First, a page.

And that's where the fast splits ended for me. I was ready to throw it down on the bike knowing I'm riding well right now. But it turned out to be one of those days where nothing was going to work. Prior to the race my Powertap computer crapped out on me, so Thierry being the engineer frantically got his Garmin 500 on my bike and had me ready to go. But despite our best efforts I couldn't get any power readings during the race...not a huge deal but I had been planning to stick to power targets on the crazy hilly course. Not to mention I dropped my chain twice.

I wasn't about to blame a bad ride on my legs simply did not want to work, and that course kicked my ass. There were no flats on the course at all - you were either going 12km/h up a hill, or 70-80km/h down. No in between. My bike training has been focused on pure time trialling (for a flat 90k) and I really struggled to get into a rhythm on this course. I was glad to get off my bike after quite possibly the longest 41km I've ever done.

The first two miles of the run were entirely downhill, and while I passed everyone who had gone by me on the bike I knew the worst was yet to come.

Theirry got some awesome shots of me doing my best Paula Findlay "show no emotion while running" impression. And don't start criticizing this heel strike...I was running a downhill 5-min mile.

The first major climb back up was at 5k and was about a mile long between 5-10% grade. My 5k split was under 16 minutes but that meant nothing considering how much climbing I had back to the finish. After that climb I was still on 6 minute-mile pace which I felt was a decent goal for the first race of the year. After that there were a few downhills so steep that I had to slow down to almost a walk just so my legs wouldn't buckle. Then the final climb was another mile again up to about 10% grade and by there it was clear that running sub-40 on this course was a feat. Here's another awesome shot Thierry got of me where my stride were about a foot long trying to survive the last uphill...apparently he was yelling at me but I was pretty out of it at this point.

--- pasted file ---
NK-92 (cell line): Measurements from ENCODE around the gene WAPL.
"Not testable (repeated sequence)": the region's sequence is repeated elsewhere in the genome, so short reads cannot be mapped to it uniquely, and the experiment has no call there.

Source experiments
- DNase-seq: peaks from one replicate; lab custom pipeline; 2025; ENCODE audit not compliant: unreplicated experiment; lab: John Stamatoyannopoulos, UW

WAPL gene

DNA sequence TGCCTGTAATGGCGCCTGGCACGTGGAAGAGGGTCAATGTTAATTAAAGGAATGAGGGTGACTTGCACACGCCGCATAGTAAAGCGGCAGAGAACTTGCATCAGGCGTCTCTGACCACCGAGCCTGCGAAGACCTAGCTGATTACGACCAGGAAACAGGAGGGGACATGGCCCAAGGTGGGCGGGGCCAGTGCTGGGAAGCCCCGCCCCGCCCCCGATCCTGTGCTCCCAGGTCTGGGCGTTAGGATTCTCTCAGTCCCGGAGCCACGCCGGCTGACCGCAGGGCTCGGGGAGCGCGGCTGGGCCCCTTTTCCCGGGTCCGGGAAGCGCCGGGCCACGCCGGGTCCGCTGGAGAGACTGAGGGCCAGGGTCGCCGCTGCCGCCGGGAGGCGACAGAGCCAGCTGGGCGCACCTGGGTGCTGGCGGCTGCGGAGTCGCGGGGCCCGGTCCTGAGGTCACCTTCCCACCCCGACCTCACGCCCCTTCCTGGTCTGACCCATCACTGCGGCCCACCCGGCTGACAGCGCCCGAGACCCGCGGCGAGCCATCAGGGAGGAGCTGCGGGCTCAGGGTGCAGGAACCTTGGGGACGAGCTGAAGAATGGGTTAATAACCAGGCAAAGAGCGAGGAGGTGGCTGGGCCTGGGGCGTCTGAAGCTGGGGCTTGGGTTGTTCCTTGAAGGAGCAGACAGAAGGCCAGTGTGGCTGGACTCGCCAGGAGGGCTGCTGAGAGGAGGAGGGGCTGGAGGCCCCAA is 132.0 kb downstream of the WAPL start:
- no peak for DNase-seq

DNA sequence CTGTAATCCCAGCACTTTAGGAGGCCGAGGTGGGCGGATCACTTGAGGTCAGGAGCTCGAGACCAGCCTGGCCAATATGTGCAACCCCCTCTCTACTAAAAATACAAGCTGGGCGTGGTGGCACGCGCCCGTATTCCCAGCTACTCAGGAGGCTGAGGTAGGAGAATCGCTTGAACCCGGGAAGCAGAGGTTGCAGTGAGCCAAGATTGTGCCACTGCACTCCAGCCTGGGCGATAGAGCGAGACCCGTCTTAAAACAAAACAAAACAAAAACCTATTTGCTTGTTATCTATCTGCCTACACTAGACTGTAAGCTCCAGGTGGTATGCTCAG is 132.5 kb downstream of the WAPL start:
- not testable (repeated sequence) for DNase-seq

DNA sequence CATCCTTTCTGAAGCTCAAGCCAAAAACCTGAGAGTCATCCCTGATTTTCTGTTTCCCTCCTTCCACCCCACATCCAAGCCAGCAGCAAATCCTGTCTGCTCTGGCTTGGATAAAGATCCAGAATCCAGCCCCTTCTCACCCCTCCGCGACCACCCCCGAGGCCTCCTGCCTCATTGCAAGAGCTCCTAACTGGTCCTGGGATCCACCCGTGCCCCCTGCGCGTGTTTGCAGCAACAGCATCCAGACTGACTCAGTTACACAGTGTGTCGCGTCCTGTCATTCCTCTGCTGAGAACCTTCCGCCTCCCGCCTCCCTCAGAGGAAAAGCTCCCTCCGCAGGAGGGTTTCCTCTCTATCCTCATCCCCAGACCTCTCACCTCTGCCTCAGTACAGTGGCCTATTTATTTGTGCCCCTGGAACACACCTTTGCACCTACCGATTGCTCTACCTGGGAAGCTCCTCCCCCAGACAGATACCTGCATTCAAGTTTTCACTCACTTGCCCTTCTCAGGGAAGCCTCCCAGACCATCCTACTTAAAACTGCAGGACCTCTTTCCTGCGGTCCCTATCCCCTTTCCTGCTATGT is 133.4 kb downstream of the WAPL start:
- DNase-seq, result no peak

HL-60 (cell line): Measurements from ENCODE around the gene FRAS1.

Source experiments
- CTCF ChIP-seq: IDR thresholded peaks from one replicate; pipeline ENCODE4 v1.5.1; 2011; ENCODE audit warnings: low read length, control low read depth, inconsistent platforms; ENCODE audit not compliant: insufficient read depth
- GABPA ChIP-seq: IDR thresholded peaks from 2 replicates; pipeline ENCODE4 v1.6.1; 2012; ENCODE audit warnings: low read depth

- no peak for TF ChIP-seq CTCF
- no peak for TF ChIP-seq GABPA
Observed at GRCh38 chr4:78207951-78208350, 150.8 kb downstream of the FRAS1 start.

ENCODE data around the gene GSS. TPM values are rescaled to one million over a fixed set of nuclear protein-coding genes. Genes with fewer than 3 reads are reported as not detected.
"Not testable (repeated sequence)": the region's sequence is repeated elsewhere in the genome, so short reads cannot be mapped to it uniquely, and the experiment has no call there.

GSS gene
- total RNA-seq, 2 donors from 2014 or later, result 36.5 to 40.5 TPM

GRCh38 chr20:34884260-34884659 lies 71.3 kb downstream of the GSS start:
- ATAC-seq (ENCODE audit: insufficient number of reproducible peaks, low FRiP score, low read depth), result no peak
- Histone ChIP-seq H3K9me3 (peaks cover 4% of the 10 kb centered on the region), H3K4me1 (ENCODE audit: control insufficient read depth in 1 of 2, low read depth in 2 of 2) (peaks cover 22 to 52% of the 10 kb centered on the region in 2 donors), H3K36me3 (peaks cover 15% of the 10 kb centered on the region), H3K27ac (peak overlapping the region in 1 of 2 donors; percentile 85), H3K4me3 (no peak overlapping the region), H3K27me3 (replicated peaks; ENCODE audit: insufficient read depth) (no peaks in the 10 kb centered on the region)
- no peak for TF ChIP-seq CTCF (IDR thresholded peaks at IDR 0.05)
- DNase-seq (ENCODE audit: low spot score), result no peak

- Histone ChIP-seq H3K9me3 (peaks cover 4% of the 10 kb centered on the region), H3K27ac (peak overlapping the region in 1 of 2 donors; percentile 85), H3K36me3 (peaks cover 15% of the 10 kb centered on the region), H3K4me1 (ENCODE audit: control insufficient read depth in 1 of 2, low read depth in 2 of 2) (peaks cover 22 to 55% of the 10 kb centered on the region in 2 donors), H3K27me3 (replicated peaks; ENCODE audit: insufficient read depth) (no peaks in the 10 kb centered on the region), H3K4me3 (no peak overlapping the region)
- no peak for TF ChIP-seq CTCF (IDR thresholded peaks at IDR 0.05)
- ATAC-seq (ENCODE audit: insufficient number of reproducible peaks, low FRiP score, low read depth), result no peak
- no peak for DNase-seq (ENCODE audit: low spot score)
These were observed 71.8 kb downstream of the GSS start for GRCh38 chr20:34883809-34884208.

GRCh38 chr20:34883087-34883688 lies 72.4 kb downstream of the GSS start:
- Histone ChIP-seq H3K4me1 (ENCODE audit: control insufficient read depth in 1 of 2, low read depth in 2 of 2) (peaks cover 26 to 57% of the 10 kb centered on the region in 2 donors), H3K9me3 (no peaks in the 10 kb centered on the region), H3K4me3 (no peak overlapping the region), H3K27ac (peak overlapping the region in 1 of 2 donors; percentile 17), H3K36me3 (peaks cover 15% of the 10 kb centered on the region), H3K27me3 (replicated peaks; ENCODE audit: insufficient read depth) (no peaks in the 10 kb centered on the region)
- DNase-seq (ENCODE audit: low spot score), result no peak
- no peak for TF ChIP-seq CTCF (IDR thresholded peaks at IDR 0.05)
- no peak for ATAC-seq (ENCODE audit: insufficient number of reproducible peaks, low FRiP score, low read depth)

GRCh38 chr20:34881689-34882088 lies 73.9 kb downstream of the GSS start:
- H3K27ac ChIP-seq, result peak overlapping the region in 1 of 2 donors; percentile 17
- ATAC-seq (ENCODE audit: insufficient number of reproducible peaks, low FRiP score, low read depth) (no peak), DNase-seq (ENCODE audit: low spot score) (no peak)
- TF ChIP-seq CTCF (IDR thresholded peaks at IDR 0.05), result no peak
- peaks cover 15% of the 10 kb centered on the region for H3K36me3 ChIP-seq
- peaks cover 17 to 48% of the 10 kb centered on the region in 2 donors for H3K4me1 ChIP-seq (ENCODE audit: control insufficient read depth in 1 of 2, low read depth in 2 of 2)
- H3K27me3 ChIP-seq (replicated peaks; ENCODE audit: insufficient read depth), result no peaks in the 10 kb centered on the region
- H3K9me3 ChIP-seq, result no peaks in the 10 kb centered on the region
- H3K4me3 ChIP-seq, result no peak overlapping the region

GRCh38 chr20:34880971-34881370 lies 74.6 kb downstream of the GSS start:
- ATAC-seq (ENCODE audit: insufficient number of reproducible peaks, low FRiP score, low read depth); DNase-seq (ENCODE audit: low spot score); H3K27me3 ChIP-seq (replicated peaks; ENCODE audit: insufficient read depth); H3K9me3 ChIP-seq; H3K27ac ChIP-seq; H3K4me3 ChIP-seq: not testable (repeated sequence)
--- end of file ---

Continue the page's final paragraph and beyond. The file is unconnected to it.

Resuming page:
I stopped the clock with a ridiculous 2:19 time and 40 minute 10k. If someone had told me that I would start my 2011 season off with a 2:19 I probably would have retired. But I'll take that on this course. Having lost some time on the bike to the leaders I didn't place as well as I'm used to but I'm happy with my swim and run, and I'm confident I'll get the bike figured out for my next race.

The Olympic distance is finally starting to feel normal, and while I pushed it hard I still managed to feel pretty good throughout. I can tell my fitness is there and I'm happy to start my year off with one of my most consistent races.

The next day I was lucky enough to catch all the action of one of the most competitive long course fields you'll see this year. It would have been fun to be a part of such a big event but I'll take things one step at a time. This was by the best run event I've done and I'm looking forward to building the back half of my season around one of Rev3's feature events.

I'll try to post some photos from the pro race soon. But I also have to mention that Thierry had one of the best races of his life, with an awesome 4:44 on the crazy course and a top-10 in the super competitive 35-39 age group. Great racing all around, back to training.